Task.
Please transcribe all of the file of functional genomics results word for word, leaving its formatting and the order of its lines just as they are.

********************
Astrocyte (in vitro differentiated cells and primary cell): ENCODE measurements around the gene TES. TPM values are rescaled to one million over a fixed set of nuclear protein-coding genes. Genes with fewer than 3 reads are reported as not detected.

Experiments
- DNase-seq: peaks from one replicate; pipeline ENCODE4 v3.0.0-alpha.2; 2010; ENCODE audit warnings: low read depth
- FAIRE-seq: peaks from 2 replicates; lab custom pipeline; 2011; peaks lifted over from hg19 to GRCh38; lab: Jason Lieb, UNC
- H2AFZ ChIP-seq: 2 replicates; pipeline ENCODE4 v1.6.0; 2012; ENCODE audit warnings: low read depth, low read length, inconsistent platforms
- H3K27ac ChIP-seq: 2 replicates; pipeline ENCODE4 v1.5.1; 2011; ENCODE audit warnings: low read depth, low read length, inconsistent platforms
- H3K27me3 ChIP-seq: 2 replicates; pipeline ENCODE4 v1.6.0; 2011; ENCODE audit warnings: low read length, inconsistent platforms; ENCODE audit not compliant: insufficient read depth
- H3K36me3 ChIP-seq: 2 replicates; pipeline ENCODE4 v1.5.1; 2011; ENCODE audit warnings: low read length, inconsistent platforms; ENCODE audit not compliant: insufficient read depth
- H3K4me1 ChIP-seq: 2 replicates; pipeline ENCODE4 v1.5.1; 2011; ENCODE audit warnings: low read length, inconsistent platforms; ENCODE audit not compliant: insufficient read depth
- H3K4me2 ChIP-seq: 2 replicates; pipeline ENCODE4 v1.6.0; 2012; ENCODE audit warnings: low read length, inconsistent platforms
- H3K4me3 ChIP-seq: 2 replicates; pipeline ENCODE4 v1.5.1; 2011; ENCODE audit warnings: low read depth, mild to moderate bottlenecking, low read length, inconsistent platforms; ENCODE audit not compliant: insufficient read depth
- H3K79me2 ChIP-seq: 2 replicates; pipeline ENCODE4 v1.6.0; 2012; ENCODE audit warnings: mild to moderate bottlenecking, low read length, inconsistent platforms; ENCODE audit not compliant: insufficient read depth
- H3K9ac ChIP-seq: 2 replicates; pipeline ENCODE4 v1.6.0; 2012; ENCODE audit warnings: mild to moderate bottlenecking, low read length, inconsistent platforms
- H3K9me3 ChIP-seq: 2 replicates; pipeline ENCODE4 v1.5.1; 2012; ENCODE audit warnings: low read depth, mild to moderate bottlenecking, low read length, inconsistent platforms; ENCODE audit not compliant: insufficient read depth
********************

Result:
Astrocyte (in vitro differentiated cells and primary cell): ENCODE measurements around the gene TES. TPM values are rescaled to one million over a fixed set of nuclear protein-coding genes. Genes with fewer than 3 reads are reported as not detected.

Experiments
- DNase-seq: peaks from one replicate; pipeline ENCODE4 v3.0.0-alpha.2; 2010; ENCODE audit warnings: low read depth
- FAIRE-seq: peaks from 2 replicates; lab custom pipeline; 2011; peaks lifted over from hg19 to GRCh38; lab: Jason Lieb, UNC
- H2AFZ ChIP-seq: 2 replicates; pipeline ENCODE4 v1.6.0; 2012; ENCODE audit warnings: low read depth, low read length, inconsistent platforms
- H3K27ac ChIP-seq: 2 replicates; pipeline ENCODE4 v1.5.1; 2011; ENCODE audit warnings: low read depth, low read length, inconsistent platforms
- H3K27me3 ChIP-seq: 2 replicates; pipeline ENCODE4 v1.6.0; 2011; ENCODE audit warnings: low read length, inconsistent platforms; ENCODE audit not compliant: insufficient read depth
- H3K36me3 ChIP-seq: 2 replicates; pipeline ENCODE4 v1.5.1; 2011; ENCODE audit warnings: low read length, inconsistent platforms; ENCODE audit not compliant: insufficient read depth
- H3K4me1 ChIP-seq: 2 replicates; pipeline ENCODE4 v1.5.1; 2011; ENCODE audit warnings: low read length, inconsistent platforms; ENCODE audit not compliant: insufficient read depth
- H3K4me2 ChIP-seq: 2 replicates; pipeline ENCODE4 v1.6.0; 2012; ENCODE audit warnings: low read length, inconsistent platforms
- H3K4me3 ChIP-seq: 2 replicates; pipeline ENCODE4 v1.5.1; 2011; ENCODE audit warnings: low read depth, mild to moderate bottlenecking, low read length, inconsistent platforms; ENCODE audit not compliant: insufficient read depth
- H3K79me2 ChIP-seq: 2 replicates; pipeline ENCODE4 v1.6.0; 2012; ENCODE audit warnings: mild to moderate bottlenecking, low read length, inconsistent platforms; ENCODE audit not compliant: insufficient read depth
- H3K9ac ChIP-seq: 2 replicates; pipeline ENCODE4 v1.6.0; 2012; ENCODE audit warnings: mild to moderate bottlenecking, low read length, inconsistent platforms
- H3K9me3 ChIP-seq: 2 replicates; pipeline ENCODE4 v1.5.1; 2012; ENCODE audit warnings: low read depth, mild to moderate bottlenecking, low read length, inconsistent platforms; ENCODE audit not compliant: insufficient read depth